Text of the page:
Experimental site was representative of the natural agricultural fields of Chak No. 101 NB, District Sargodha. The fields are located 13 Km from the centre of the Sargodha city which is being 10th largest city of Pakistan, is an important agricultural trade centre. The district receives on the average 180 mm to 200 mm rain. The city has extreme hot and cold climate. The maximum temperature touches 50˚C in the summer while the minimum temperature recorded is as low as freezing point in the winter.

2.2. Samples Collection

Six different fodder species: Trifolium alexandrinum (F1), Cichorium intybus (F2), Avena sativa (F3), Medicago polymorpha (F4), Brassica campestris (F5), Medicago sativa (F6) were collected from three different fields irrigated with canal water (T0), sewage water (T1) and mix water (canal plus sewage) (T2) respectively. Five samples of every fodder species were collected randomly from five different places in a field as described by Fick et al. [21].

2.3. Pre-Treatment

After carefully separating root and shoot, the samples were washed under running tap water using sieve. The fresh samples were then weighed and kept in labeled sealed paper bags and placed for drying in an oven at 100˚C for almost 7 days. Dried samples of root and shoot of different fodder species were ground into a fine powder (80 mesh) using a commercial blender (TSK-Westpoint, France) and stored in polyethylene bags, until used for acid digestion.

2.4. Digestion of the Samples

The samples were than digested by the “wet digestion method”. 1 g shoot sample was digested in with 4ml of H2SO4 and 8 ml of H2O2 in a flask by placing the digesting material in digestion chamber for about 30 minutes. When fumes stop to evaporate, remove the sample from the digestion chamber. Add two ml of H2O2 and heat it again in digestion chamber. The process was continued until the sample become colorless. The digested materials was removed from the digestion chamber and made its volume up to 50 ml with double distilled water and saved in labeled plastic bottles.

2.5. Statistical Analysis

Ni, Pb and Mn concentrations were determined by atomic absorption spectrophotometer. The obtained data were statistically analyzed as mean ± SD. One way Analysis of variance (ANOVA) was used to determine significant difference between groups using the software SPSS v 18, And statistical significance was tested at 0.05, 0.01 and 0.001 levels determined by steel and Torrie [22].

3. RESULTS

Analysis of variance for nickel concentration in shoot of the forage species had non-significant effect (P > 0.05) of treatments (T0, T1 & T2). The lowest value for nickel level in different forages during different treatments was observed in forage F3 during the treatment T2 (canal and sewage water) and the highest value for nickel concentration was that of forage F2 irrigated with canal water (T0). Ni concentration in forages during the water treatments ranged from 7.364 mg/kg to 10.17 mg/kg of dry weight.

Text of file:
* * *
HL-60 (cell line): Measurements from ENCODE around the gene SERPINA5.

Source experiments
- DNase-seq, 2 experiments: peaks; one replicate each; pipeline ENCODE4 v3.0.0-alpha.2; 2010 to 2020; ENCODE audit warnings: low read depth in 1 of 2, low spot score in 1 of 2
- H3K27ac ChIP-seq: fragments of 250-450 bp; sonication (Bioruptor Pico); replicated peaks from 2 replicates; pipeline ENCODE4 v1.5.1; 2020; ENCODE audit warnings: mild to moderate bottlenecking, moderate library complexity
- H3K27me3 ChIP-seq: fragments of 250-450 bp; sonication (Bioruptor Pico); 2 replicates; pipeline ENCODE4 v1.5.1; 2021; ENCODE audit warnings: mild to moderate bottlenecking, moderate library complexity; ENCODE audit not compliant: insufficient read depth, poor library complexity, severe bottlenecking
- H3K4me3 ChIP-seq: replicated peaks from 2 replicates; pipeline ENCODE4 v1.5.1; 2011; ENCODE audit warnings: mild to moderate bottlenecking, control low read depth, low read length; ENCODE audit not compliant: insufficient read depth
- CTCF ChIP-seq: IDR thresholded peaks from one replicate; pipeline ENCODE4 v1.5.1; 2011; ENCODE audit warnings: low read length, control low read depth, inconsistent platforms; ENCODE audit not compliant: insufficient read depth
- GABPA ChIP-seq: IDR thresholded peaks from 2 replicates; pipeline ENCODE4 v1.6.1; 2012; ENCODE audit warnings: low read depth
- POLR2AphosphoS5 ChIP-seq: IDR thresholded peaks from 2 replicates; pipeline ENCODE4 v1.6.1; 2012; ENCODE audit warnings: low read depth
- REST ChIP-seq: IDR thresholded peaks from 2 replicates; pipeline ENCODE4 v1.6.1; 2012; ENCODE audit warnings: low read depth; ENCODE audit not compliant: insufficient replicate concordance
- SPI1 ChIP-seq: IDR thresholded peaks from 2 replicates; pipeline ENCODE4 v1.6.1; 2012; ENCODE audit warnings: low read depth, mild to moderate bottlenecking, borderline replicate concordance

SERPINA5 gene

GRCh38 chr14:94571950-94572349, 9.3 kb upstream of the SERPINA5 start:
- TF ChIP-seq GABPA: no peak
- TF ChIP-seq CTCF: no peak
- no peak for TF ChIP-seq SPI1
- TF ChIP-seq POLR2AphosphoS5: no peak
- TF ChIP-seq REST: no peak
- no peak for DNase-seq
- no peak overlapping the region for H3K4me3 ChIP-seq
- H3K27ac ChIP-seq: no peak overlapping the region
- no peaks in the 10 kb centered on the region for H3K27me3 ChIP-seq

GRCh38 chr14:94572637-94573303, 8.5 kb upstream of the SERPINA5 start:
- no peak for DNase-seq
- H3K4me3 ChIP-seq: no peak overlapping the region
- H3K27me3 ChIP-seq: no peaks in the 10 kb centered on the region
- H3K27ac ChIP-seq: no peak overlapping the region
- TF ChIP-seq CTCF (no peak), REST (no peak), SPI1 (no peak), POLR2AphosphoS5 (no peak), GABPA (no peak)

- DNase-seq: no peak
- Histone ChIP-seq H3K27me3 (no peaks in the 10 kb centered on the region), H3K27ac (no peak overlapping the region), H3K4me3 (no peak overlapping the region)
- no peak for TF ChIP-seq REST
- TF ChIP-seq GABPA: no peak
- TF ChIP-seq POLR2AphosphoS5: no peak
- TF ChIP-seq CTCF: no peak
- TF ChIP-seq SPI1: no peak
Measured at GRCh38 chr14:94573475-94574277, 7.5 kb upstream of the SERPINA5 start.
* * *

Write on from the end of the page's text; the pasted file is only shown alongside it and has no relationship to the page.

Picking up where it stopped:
According to Figure 1, forages F2, F3 and F5 showed gradual decrease in nickel concentration in shoot during the three treatments. While other forage species showed a consistent pattern of increased and decreased during the three treatments.

Analysis of variance for lead concentration in shoot of all the forages irrigated had non significant effect (P > 0.05) of the treatments T0, T1 and T2. The concentration of Lead in the forage species in different treatments varied from 0.624 mg/kg to 1.672 mg/kg of dry weight. Forage type F4 treated with T2 (canal and sewage water) had the least value of Pb concentration, while the highest value was that of forage F6 treated with T1 (sewage water).

Figure 1. Fluctuation in nickel levels in shoot of different forages in different treatments.

Figure 2. Fluctuation in lead levels in shoot of different forages during various treatments.

Figure 2 showed a gradual decrease in Pb concentration of forages F1, F4 and F5. There was a consistent pattern of increase and decrease in the Pb concentration accumulated in forages F2, F3 and F6.

Analysis of variance for Manganese concentration in shoot of forages F1, F3 and F6 showed non significant effect (P > 0.05) of treatments T0, T1 and T2 except for the forages F2, F4 and F5 which showed opposite effect (P < 0.05) of treatments. The highest value of Mn content in shoot was that of forage F5 irrigated with sewage water, while the forage F6 possessed least value of Mn concentration treated with T2 (canal and sewage water). Mn concentration in the forages ranged from 5.136 mg/kg to 12.422 mg/kg of dry weight. There was a gradual decrease in Mn level in shoot of different forages (F1, F2, F3, F4 & F6) with respect to treatments T0, T1 & T2, except the forage F5 in which Mn level is higher in treatment T1 (sewage water) than T0 (canal water) and T2 (canal and sewage water) according to Figure 3.

4. DISCUSSION

Nickel concentrations in shoot of forages found in our study were lower than the Ni level reported by Ahmad et al. [23]. Ni is a toxic metal but our investigation found that the Ni level in the forage species were below the toxic level suggested by NRC [18], so there is no threat for Ni toxicity in the grazing animals feeding on these forages. Most dietary intakes would provide sufficient amounts of this element. Nickel toxicity to cattle doesn’t occur until they are fed 200 ppm for a long period, and this is from nickel salts added to the diet [24]. Higher values of Pb concentration in forages was observed than the Pb concentration in the present study by Ahmad et al. [23]. Lead is a very toxic metal. It is a non essential element. But as our observed values were below the toxic level reported by NRC [18], so the ruminants feeding on these forage species had no chance of Pb toxicity. Mean forage Pb concentrations were higher than the critical